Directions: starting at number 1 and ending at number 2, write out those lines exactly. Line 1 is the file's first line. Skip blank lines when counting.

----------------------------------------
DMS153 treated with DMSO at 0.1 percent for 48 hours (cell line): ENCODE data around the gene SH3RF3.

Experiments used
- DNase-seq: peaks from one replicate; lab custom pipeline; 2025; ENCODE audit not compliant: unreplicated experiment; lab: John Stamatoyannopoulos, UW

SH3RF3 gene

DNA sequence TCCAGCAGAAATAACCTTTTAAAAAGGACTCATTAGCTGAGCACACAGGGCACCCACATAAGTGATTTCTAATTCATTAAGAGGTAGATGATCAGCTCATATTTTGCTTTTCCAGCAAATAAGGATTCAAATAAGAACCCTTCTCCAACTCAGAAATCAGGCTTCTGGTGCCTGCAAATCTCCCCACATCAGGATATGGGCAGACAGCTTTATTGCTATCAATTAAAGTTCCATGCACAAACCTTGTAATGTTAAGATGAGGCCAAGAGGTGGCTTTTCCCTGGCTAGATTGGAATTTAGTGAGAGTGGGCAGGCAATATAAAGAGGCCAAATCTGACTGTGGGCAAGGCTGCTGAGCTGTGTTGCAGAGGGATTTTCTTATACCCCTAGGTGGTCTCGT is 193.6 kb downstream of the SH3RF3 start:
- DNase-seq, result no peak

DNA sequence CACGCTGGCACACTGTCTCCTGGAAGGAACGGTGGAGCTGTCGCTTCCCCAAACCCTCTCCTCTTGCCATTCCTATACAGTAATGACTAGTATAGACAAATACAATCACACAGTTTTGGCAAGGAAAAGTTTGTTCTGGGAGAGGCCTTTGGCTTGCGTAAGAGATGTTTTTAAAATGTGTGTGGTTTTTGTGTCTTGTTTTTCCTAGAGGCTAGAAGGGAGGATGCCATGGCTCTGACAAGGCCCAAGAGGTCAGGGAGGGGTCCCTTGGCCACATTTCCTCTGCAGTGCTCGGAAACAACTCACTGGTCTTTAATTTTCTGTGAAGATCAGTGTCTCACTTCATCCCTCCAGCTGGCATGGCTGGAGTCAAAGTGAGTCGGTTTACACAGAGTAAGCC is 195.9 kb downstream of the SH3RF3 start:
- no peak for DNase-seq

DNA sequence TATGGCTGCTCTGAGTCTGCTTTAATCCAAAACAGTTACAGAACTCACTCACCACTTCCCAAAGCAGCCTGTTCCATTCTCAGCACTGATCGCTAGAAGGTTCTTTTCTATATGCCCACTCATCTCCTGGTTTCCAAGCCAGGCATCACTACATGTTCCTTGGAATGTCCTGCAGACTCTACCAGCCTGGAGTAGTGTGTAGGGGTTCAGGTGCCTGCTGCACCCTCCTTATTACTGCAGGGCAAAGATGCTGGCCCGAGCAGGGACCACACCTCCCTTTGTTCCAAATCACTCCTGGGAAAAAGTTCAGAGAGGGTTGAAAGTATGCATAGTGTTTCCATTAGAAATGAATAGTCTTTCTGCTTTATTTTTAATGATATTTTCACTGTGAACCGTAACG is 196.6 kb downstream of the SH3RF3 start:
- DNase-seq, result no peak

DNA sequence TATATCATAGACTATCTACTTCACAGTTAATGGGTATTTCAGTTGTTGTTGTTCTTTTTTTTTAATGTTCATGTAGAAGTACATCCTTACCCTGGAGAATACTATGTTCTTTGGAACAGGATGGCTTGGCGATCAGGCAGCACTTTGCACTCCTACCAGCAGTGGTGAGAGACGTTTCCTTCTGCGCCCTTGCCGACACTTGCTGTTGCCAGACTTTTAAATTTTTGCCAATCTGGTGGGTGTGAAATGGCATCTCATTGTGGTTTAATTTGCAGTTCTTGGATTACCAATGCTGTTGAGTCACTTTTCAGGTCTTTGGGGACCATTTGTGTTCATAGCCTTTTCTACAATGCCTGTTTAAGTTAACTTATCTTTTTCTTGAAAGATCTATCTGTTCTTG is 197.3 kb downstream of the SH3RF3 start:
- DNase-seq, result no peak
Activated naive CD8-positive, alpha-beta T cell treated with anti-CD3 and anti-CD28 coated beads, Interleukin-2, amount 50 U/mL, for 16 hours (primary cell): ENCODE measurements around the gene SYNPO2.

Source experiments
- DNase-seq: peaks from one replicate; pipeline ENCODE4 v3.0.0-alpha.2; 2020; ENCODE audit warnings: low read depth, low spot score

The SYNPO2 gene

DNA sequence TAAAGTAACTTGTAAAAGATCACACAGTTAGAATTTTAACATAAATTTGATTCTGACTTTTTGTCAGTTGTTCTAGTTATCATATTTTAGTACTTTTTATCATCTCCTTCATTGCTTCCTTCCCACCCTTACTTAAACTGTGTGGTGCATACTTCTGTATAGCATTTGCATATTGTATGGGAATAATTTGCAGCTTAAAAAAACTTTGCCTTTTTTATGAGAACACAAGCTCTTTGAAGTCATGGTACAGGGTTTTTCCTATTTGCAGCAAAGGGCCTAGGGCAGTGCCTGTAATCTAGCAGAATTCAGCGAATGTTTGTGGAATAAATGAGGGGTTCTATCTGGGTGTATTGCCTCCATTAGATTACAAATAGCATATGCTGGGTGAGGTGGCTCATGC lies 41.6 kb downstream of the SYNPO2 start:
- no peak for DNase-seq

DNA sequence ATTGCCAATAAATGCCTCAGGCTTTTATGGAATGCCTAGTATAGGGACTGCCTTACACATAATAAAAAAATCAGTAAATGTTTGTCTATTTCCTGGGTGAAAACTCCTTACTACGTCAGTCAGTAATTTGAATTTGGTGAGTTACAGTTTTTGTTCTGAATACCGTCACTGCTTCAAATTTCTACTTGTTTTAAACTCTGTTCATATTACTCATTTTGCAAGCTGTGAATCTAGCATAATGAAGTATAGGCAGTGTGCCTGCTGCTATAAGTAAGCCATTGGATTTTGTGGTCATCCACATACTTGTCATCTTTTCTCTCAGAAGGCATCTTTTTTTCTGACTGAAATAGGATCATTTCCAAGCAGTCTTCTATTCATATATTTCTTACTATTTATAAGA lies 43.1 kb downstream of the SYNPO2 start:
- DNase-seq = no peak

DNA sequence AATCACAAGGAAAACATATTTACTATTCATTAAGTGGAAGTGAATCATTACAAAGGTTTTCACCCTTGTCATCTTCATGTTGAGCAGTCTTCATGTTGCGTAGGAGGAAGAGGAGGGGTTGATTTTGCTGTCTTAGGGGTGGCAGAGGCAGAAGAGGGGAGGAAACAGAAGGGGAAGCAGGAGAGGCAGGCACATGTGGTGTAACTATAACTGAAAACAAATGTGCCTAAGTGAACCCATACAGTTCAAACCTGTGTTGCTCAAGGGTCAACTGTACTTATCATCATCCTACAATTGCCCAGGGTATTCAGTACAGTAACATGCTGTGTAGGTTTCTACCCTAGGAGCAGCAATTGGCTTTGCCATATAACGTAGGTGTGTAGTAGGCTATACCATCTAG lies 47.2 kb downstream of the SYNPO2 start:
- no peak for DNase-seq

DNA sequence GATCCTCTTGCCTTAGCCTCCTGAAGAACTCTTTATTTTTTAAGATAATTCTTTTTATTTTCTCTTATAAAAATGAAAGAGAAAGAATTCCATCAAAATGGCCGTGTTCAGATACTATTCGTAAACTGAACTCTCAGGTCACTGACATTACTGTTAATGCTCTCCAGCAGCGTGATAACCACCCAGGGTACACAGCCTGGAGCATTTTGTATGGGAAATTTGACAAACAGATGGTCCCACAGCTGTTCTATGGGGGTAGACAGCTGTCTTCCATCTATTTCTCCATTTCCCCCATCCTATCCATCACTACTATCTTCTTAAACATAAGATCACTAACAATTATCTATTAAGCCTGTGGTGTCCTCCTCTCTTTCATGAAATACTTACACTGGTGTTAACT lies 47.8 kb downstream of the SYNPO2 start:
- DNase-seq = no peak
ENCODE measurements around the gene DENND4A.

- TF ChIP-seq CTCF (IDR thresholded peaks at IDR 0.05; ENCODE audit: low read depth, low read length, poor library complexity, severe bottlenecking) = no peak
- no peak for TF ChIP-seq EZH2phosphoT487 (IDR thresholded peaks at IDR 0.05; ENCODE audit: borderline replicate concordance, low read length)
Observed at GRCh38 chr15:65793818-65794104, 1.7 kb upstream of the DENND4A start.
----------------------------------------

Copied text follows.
DMS153 treated with DMSO at 0.1 percent for 48 hours (cell line): ENCODE data around the gene SH3RF3.

Experiments used